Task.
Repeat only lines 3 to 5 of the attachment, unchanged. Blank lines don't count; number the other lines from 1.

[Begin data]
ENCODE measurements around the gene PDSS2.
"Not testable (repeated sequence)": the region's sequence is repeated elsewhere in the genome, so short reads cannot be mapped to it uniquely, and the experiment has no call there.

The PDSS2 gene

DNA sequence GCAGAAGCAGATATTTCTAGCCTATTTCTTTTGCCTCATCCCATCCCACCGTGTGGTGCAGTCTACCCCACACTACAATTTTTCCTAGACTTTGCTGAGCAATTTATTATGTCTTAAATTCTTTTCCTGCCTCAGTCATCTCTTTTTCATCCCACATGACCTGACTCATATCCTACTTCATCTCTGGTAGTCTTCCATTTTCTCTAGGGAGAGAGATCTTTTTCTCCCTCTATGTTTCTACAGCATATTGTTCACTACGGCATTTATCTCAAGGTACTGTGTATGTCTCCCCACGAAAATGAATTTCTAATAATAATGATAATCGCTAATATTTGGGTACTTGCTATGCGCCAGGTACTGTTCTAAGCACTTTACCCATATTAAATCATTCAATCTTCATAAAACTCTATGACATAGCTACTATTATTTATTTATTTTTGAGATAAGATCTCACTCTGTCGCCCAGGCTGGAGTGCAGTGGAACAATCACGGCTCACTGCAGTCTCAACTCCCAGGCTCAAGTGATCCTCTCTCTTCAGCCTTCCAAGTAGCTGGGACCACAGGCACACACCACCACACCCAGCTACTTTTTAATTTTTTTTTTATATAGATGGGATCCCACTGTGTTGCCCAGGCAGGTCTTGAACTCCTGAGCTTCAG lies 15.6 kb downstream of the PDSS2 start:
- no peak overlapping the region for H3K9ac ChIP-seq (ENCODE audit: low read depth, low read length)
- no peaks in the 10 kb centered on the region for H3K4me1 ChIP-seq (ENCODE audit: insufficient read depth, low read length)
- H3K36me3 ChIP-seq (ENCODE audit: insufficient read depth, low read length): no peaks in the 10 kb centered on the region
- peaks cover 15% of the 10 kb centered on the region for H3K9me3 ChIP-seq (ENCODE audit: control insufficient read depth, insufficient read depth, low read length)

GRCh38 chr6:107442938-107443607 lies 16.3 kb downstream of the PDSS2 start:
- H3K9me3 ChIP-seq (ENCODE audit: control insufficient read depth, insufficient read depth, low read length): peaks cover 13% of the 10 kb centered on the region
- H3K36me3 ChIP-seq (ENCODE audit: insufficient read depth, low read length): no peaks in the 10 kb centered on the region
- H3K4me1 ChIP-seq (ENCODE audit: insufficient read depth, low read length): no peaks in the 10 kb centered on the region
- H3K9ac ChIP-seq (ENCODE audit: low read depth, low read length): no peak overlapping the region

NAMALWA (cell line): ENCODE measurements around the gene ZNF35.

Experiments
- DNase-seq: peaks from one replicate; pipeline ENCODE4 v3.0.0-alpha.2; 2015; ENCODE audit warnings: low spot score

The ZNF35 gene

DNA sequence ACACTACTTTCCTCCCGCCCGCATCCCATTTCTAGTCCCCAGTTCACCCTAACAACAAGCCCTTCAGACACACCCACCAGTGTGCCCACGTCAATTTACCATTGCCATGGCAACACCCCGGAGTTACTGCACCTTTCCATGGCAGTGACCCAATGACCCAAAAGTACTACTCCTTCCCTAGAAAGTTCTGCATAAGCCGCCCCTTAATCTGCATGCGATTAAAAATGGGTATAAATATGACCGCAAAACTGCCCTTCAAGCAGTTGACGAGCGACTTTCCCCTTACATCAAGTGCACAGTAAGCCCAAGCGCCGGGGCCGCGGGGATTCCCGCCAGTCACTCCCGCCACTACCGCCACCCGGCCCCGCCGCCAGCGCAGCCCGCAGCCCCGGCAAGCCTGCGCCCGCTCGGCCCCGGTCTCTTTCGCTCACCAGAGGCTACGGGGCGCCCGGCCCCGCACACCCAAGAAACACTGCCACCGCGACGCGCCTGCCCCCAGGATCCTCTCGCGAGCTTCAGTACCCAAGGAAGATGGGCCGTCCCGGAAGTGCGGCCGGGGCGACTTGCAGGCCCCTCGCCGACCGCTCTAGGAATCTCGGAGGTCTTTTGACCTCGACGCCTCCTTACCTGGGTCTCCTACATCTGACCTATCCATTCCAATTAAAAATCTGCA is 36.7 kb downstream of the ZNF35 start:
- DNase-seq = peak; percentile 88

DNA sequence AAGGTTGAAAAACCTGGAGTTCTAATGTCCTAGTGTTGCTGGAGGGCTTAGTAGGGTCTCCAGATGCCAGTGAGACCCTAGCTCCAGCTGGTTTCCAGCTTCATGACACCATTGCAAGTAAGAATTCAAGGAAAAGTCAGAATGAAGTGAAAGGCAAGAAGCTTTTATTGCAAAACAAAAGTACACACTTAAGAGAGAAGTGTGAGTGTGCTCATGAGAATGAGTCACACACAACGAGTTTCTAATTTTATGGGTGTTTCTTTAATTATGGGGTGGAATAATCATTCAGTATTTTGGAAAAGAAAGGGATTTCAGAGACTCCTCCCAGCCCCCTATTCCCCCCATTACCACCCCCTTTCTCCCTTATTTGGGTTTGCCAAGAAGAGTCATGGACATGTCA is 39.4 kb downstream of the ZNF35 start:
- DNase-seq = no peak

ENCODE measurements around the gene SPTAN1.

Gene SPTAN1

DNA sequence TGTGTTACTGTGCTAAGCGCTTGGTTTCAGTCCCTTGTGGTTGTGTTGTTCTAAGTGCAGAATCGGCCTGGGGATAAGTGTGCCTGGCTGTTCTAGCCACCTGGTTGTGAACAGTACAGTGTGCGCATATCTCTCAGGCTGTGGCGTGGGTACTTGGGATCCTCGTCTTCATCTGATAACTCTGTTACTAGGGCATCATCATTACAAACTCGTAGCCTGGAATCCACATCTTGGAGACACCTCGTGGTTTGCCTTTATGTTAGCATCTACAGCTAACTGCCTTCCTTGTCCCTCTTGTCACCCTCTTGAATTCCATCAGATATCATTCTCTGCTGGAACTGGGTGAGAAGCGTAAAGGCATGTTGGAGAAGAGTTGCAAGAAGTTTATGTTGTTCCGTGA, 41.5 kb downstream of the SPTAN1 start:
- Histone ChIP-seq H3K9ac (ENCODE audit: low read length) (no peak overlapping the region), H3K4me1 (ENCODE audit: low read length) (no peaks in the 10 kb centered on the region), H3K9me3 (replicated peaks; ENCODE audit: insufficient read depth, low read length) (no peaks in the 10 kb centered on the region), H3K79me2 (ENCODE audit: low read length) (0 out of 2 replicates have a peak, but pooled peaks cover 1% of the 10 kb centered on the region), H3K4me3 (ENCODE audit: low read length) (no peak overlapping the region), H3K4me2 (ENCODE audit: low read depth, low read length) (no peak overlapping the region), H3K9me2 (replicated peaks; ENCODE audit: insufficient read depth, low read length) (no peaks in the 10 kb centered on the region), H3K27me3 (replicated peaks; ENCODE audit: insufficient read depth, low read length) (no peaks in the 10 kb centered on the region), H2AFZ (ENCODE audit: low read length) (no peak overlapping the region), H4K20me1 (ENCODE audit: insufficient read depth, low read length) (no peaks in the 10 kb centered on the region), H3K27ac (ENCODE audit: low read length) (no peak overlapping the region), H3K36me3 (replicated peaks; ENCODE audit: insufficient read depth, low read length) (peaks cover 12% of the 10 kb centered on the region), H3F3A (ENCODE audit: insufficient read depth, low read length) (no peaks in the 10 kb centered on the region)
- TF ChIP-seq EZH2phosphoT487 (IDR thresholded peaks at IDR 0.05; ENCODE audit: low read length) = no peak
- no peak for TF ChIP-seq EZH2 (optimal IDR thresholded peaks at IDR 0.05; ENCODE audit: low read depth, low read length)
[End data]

The PDSS2 gene

DNA sequence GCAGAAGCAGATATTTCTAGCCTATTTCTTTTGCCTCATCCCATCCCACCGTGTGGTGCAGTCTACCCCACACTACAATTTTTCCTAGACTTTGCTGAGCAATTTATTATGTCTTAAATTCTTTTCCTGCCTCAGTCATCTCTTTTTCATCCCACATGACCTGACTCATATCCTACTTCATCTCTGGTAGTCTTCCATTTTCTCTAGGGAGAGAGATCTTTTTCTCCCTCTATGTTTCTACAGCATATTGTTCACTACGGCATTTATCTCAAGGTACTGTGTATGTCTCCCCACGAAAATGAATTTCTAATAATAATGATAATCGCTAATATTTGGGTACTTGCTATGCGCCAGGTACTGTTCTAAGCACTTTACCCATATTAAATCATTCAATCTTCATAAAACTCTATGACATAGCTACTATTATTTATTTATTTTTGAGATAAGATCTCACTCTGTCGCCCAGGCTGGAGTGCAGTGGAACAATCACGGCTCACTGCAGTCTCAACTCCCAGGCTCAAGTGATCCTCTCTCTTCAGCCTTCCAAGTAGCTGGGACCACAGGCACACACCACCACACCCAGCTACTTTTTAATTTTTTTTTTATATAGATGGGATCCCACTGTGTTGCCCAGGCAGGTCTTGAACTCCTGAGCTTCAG lies 15.6 kb downstream of the PDSS2 start:
- no peak overlapping the region for H3K9ac ChIP-seq (ENCODE audit: low read depth, low read length)